At 6:40 this morning, when the Joy Park Community Center in Akron, Ohio, opened up to voters, as many as 150 people were already in line. Two observers told Mother Jones that the polling place opened 10 minutes late due to troubles with one of its optical scanners, which tallies votes.
The community center also had trouble with an audio device meant to assist hearing-impaired voters, according to Daniel Greenfield, an election observer volunteering for the Obama campaign. The machines were back up and running two to three hours later, he said. It’s unclear whether the troubles were caused by malfunctions or by poll workers not knowing how to operate the machines.
Either way, the hiccups didn’t help ease the frustrations of the voters facing waits of 60 to 90 minutes. An election observer who asked not to be identified told us that voters had complained about poll workers being disorganized and having disagreements “within earshot of people trying to concentrate on their ballots.”
The Joy Park Community Center is one of several polling stations in the Akron area that has experienced delays and voting-machine problems today. “We did have difficulty setting them up this morning throughout the county,” conceded Joseph P. Masich, director of the Board of Elections in Summit County, where Akron is located. Masich declined to address the machine malfunctions at Joy Park.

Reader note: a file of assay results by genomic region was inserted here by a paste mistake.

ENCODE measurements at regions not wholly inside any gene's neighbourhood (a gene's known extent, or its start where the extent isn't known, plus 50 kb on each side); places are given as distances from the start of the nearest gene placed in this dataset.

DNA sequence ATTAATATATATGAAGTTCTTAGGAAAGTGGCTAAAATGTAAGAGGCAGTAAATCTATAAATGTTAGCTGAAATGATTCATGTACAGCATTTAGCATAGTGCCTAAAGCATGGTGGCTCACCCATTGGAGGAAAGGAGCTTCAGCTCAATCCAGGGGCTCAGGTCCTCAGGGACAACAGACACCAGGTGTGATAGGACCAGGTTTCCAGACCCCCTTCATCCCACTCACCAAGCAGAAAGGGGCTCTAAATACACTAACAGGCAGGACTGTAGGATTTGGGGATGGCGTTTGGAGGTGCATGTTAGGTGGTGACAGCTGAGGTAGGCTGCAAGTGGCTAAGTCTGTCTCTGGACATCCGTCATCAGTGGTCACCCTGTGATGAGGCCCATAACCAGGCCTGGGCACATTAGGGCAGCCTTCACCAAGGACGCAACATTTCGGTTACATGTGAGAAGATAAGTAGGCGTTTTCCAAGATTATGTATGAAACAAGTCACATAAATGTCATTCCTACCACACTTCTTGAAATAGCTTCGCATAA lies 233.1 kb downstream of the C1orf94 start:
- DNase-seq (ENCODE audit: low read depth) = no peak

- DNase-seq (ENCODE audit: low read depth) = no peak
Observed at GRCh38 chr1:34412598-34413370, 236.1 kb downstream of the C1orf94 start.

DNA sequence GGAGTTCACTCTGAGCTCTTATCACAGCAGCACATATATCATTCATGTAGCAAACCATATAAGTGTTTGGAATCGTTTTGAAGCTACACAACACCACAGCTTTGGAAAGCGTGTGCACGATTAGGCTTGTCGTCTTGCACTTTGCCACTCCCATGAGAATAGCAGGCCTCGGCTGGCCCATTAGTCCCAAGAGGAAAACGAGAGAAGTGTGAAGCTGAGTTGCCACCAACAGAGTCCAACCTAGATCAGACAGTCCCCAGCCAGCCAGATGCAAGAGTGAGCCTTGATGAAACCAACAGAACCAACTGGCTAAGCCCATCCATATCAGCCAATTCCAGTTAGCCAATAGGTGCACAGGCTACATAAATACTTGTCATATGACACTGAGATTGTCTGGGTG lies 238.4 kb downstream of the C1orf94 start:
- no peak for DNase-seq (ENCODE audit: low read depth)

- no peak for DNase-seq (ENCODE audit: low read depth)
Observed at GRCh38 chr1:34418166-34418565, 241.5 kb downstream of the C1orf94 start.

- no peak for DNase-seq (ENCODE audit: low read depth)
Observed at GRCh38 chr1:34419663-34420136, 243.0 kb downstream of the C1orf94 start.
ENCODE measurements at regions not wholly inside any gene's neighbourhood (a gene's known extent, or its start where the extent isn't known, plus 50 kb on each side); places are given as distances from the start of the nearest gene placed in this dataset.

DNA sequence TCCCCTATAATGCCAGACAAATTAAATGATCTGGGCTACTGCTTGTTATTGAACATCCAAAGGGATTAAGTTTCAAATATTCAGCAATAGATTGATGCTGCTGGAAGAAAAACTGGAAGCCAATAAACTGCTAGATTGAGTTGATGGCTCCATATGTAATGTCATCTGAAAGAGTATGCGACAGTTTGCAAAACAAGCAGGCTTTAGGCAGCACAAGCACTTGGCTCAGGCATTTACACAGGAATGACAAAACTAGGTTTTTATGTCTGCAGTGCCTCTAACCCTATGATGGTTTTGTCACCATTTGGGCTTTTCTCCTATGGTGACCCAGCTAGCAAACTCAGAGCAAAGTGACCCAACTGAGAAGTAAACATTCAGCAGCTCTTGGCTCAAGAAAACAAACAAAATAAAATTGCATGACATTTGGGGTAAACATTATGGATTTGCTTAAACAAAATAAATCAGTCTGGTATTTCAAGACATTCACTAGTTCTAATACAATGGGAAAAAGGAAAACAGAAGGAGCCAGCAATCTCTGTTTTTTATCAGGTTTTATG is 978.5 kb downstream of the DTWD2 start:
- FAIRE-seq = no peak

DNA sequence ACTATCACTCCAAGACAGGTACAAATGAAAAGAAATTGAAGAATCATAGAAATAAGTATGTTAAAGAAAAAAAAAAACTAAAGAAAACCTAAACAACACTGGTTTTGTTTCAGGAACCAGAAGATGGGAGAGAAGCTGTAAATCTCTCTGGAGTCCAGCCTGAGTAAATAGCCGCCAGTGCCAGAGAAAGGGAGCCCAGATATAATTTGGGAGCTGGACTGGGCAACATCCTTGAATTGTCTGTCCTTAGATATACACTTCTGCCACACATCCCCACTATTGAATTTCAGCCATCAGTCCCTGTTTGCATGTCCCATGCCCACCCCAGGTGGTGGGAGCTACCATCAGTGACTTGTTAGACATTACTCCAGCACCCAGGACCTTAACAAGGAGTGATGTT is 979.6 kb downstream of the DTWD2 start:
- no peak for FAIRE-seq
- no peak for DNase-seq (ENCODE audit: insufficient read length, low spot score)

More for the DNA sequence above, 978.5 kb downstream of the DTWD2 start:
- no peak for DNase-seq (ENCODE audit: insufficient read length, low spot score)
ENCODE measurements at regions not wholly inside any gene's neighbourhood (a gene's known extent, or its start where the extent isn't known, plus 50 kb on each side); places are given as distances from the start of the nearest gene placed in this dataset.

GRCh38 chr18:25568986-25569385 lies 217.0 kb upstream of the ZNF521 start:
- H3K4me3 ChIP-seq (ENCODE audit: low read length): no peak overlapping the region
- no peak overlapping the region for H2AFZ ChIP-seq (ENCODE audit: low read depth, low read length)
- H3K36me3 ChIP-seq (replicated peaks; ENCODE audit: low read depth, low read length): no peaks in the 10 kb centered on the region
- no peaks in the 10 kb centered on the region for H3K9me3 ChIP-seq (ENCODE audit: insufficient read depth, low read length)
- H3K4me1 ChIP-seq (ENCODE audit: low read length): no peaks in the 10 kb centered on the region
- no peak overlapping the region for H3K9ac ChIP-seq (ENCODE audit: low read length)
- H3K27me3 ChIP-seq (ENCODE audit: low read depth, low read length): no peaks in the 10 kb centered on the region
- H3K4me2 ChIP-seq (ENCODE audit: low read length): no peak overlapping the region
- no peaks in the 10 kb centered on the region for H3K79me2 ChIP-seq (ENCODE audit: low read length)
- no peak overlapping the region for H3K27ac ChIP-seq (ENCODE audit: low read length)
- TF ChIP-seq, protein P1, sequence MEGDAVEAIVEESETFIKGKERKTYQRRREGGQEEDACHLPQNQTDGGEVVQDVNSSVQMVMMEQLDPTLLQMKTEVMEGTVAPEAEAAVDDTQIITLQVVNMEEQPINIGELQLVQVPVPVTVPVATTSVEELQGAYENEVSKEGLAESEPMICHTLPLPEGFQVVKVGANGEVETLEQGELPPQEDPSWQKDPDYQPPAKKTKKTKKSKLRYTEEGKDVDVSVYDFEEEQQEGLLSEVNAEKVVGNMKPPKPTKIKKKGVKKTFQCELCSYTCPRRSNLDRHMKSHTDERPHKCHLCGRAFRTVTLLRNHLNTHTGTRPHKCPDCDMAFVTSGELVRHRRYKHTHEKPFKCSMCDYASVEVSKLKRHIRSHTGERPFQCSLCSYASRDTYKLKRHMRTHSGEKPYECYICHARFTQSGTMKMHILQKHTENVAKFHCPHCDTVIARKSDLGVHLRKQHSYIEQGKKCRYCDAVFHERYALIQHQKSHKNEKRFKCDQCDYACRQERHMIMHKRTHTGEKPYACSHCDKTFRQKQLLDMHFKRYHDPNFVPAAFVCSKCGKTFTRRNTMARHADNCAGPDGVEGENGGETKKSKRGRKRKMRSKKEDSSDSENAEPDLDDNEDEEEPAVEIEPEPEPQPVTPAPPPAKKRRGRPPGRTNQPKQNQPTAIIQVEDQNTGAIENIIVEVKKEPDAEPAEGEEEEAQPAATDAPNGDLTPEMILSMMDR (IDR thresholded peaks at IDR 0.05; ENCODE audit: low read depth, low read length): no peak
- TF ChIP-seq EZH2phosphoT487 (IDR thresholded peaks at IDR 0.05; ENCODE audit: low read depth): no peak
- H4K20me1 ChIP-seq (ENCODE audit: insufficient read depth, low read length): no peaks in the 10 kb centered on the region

Greenfield said the delays were mainly due to a shortage of poll workers, not mechanical problems. Joy Park had three poll workers on site, handling anywhere between 25 to 150 voters in line. “What really is slowing things down is understaffed poll workers,” Greenfield said. “The Board of Supervisors just didn’t allocate enough. That may even be intentional.”
Some evidence suggests that long Election Day waits are more common in areas with large black populations—such as Akron, whose population was 32 percent in 2010. One MIT/CalTech survey found that blacks waited an average of 27 minutes to vote in 2008, more than twice as long as any other racial group.
Charles Stewart III, a MIT professor who coauthored the report, says the lines have less to do with race than with the difficulty of anticipating where long lines will form, and allocating staff and resources accordingly.
At the same time, Stewart acknowledges that black voters are more likely to vote in person than absentee, and are more likely than whites to vote early. This might help explain the large early turnout at Joy Park. “Once the line forms, the election official is often too hamstrung to do anything about it,” Stewart said.